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Old point conceded, or new one announced?

It is interesting to see towards the end of Paul Kelso’s column this morning that the Sports Betting Group has written to the Treasury Minister (who is no longer Mark Hoban, but presumably they wrote before the reshuffle) to ask him to “close a loophole that they believe could allow cheats to prosper”. The loophole in question is that spread betting companies are regulated by the FSA and not the Gambling Commission.

I have written before about the fact that players are in the easiest position to manipulate and profit from the spread markets, and that this obvious fact is the reason why most spread companies haven’t offered the sort of markets that are often quoted as being a threat to sport’s integrity in years (sunglasses on head, etc.). Matt le Tissier’s autobiography explains not just the theory of this, but the fact – as practised by the player himself. It was published in 2005, about events in the 1990s, but let’s ignore the obvious question why, if ‘appropriate regulation’ is absent, letters requesting it are only being written now.

My reason for finding it interesting is that in writing to the Treasury Minister, Sport is, it seems to me, either belatedly accepting an old point it resisted vehemently, or perhaps is making a new one which the betting industry would welcome.

When I was on the Parry Commission looking at issues of integrity in sport, my main beef was what I saw as Sport’s failure to see the big picture of how to address threats to its integrity, which I believed (and still believe) is the result of an obsession with the wrong things, driven ultimately by a desire to extract a betting right from sport. I have addressed this in some detail in the past, so I won’t go into it at length here except to say again that I think that if the issues of funding and integrity were genuinely separated, then the two industries have a lot of common ground, and working together, they would make a powerful team (as co-operation over the Olympics showed).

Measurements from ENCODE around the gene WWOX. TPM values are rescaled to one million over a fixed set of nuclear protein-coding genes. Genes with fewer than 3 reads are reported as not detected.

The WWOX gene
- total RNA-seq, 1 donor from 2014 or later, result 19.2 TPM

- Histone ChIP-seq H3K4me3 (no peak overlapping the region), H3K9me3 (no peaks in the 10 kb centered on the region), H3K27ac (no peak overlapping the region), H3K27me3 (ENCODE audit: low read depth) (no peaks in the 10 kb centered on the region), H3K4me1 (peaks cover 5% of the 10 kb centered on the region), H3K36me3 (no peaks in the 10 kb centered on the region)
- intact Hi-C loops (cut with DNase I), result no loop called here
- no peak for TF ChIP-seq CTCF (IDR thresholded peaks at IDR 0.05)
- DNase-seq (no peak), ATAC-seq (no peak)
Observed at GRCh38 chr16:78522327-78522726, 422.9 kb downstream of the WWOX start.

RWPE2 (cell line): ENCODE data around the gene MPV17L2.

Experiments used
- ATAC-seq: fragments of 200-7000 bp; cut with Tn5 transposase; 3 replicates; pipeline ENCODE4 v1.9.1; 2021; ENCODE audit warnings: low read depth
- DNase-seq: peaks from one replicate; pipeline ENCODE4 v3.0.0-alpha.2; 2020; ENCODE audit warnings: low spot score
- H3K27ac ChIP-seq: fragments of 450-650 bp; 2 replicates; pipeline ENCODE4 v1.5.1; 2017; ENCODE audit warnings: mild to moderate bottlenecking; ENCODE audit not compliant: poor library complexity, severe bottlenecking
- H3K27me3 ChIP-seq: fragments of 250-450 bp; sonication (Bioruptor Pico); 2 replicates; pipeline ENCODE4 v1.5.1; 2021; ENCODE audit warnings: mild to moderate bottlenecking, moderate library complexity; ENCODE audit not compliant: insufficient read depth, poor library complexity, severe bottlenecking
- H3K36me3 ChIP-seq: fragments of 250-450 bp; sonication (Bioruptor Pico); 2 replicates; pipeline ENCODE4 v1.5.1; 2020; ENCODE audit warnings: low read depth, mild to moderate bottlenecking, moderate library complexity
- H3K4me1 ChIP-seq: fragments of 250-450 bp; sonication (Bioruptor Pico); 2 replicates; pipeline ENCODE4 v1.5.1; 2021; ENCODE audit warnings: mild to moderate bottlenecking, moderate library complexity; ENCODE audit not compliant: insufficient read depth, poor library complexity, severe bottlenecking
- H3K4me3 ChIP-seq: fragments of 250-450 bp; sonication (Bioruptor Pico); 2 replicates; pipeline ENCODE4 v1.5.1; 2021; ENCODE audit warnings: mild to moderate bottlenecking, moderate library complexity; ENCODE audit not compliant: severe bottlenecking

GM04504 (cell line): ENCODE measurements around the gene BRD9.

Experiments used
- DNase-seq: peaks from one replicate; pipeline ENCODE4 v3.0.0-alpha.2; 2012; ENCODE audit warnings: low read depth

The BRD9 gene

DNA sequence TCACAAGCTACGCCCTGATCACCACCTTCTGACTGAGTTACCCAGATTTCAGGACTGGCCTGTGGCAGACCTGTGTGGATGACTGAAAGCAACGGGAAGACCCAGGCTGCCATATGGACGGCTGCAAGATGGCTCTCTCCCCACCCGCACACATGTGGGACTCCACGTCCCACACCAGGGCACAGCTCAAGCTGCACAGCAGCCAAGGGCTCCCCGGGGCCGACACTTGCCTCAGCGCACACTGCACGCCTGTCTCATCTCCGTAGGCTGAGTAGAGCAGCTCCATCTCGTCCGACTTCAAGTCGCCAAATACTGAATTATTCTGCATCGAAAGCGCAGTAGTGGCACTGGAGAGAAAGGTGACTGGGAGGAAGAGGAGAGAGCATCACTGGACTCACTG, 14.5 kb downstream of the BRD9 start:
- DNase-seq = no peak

To illustrate my point in our meetings, though, I used to comment regularly about the fact that Sport’s consequent obsession with wanting to introduce new requirements for internet betting meant that it had appeared to miss exactly the point being made by the letter reported today: spread betting is not betting at all in law, but ‘contracts for differences’ that therefore came under the auspices of the FSA.

So regularly did I bring this up, in fact, that at one of our gatherings, I really quite upset one of those present representing sport: he rounded on me with his eyes flashing angrily, and told me I was muddying the waters on purpose to make it harder to reach consensus. It was, he said, clear to everyone that it was betting, and that was why it was called betting – a comment which I replied was missing the point. I recall that it needed the intervention of the Commission Chairman to calm things down.

In now deciding that spreads are indeed regulated differently, Sport might argue that it has woken up to the position that was then being pointed out then, and accepts that there is a difference in legislation that their previous lobby has failed to address.

But in now suggesting that there is not ‘appropriate regulation’ round spreads, doesn’t it imply that there is around everything else?



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Continuing the Discussion

  1. Talk, don’t write | Mark Davies linked to this post on October 5, 2012

    […] seen the Paul Kelso article that I posted about the other day, he sent me a note in response to my blog and asked if I wouldn’t mind putting it up. I publish what he sent me in full […]

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